The Australian economy has many commentators puzzled. Interest rates and inflation have risen to their highest levels in years but households seem to be ok: unemployment remains low and household spending keeps increasing. The only sign of stress seems to be in the rental market! But maybe, if you look close enough, you will see some small but significant signs of financial stress among consumers.
Small signs of financial stress
The chart below shows total consumer credit card balances, credit card balances accruing interest, and the value of credit card transactions since 2002.
Credit card transactions and balances dropped sharply in April 2020 as consumer spending collapsed with the onset of COVID-19. But buoyed by government assistance, consumer spending recovered strongly from May 2020. The value of credit card transactions also jumped, but armed with government assistance credit card balances stayed down.
However, credit card balances have now bottomed out and are slowly starting to creep up again. This could be a sign that despite low unemployment, consumers are finally showing signs of financial pressure from rising inflation and interest rates. Consumers are still spending but are increasingly doing so out of credit.
Saving is also down
Consumers are also dipping into their savings, with the savings ratio continuing to fall. This could be another sign of financial stress.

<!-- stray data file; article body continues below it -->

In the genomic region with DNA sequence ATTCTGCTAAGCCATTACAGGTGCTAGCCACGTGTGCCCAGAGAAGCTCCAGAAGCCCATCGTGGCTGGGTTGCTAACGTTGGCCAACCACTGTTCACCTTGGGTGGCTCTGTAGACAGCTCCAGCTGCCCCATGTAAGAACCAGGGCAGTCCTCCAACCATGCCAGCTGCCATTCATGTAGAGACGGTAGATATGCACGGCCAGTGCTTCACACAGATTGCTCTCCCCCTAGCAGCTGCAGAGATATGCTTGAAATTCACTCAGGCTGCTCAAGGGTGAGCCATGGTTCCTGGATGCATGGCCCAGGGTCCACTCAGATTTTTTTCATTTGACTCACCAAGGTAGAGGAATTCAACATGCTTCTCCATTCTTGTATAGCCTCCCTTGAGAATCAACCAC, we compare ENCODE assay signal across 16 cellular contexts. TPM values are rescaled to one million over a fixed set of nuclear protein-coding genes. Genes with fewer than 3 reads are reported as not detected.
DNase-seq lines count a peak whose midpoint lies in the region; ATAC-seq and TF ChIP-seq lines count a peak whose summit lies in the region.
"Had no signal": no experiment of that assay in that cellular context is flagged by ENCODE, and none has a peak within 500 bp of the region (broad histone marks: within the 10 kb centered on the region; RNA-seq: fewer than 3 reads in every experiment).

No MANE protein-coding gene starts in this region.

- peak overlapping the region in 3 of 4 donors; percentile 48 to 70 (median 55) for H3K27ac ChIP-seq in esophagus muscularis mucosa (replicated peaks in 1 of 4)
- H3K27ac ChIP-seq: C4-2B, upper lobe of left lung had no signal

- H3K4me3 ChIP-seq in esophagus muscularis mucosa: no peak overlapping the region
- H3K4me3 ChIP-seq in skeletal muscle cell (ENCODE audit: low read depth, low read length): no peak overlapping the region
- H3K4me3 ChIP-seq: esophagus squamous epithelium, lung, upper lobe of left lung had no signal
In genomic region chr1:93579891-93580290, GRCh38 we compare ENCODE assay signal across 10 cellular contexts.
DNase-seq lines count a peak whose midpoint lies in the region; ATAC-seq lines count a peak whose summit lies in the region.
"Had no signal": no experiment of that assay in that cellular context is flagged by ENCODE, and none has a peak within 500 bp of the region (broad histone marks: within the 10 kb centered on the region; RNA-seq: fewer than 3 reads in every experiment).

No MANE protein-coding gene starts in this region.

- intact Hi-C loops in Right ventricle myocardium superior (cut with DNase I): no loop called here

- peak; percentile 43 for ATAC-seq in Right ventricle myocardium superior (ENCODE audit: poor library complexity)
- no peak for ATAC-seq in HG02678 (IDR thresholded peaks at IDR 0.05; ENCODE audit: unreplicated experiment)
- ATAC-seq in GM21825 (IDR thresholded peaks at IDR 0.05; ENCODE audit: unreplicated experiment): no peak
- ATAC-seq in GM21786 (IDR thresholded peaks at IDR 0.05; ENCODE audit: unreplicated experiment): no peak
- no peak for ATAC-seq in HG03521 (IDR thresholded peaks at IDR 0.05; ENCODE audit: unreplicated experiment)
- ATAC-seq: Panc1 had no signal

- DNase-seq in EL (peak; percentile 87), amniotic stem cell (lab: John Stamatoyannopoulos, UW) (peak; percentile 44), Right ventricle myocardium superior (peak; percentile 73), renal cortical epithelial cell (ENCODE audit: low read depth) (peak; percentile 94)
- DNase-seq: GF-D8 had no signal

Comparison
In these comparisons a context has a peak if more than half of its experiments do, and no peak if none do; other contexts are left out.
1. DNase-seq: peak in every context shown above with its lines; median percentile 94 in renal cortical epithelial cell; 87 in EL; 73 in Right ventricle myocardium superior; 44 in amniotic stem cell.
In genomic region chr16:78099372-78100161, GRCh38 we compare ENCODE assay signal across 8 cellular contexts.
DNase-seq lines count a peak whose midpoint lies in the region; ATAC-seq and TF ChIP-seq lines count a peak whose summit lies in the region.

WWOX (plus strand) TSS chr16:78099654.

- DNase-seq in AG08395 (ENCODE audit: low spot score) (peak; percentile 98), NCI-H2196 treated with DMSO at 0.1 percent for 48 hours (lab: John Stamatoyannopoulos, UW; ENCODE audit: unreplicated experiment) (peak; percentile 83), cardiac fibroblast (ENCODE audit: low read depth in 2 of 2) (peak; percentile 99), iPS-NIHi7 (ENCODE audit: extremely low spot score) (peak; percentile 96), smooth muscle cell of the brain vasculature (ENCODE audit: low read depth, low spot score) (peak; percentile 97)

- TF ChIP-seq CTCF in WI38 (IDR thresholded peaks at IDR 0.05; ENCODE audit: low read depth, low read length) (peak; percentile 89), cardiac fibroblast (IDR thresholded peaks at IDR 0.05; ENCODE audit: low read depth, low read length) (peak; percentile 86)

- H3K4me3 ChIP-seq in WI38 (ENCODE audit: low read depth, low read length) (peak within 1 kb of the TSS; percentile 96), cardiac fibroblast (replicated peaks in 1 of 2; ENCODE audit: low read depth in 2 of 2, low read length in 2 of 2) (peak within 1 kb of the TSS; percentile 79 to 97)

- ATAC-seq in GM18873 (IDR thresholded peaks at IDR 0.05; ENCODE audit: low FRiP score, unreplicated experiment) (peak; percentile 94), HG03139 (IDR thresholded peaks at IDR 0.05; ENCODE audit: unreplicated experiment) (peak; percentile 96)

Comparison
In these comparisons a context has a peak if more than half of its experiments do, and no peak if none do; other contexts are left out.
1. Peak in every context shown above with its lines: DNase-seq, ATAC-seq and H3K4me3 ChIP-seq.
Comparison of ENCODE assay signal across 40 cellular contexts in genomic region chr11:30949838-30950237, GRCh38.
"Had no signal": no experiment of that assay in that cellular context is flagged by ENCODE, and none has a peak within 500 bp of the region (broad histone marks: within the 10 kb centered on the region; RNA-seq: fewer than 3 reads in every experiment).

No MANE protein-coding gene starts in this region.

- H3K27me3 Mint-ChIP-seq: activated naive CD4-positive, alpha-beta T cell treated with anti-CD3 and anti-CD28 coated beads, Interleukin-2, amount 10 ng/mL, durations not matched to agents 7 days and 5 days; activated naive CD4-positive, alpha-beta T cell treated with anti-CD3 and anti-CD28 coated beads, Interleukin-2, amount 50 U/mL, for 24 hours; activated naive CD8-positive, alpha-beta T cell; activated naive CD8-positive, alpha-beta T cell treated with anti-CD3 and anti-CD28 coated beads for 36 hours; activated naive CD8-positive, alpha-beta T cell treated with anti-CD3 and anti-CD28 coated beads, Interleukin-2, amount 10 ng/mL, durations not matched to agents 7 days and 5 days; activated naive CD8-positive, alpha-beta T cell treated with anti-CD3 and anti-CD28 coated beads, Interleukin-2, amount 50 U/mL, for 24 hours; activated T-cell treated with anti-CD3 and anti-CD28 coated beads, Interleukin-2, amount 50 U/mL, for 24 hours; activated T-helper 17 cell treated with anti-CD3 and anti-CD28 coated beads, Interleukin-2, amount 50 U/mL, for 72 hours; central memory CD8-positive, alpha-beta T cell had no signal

Consumer stress can also be seen with mortgage payments. Scheduled repayment and charged interest have of course increased with the rise in interest rates, but excess housing payments have continued to fall since September 2021. Consumers no longer have the extra cash to pay off their mortgage faster.
Nervous consumers can also be seen in the continuing downward trend in Westpac’s consumer sentiment index.
What does this mean for interest rates going forward
These signs of consumer stress will eventually impact consumer spending and when this is seen in the data, it will give the RBA confidence that the demand piece of inflation is coming under control and that they can start to slow interest rate rises.
For those investing in fixed income and private debt, we may be starting to see the early signs of the top of the interest rate cycle.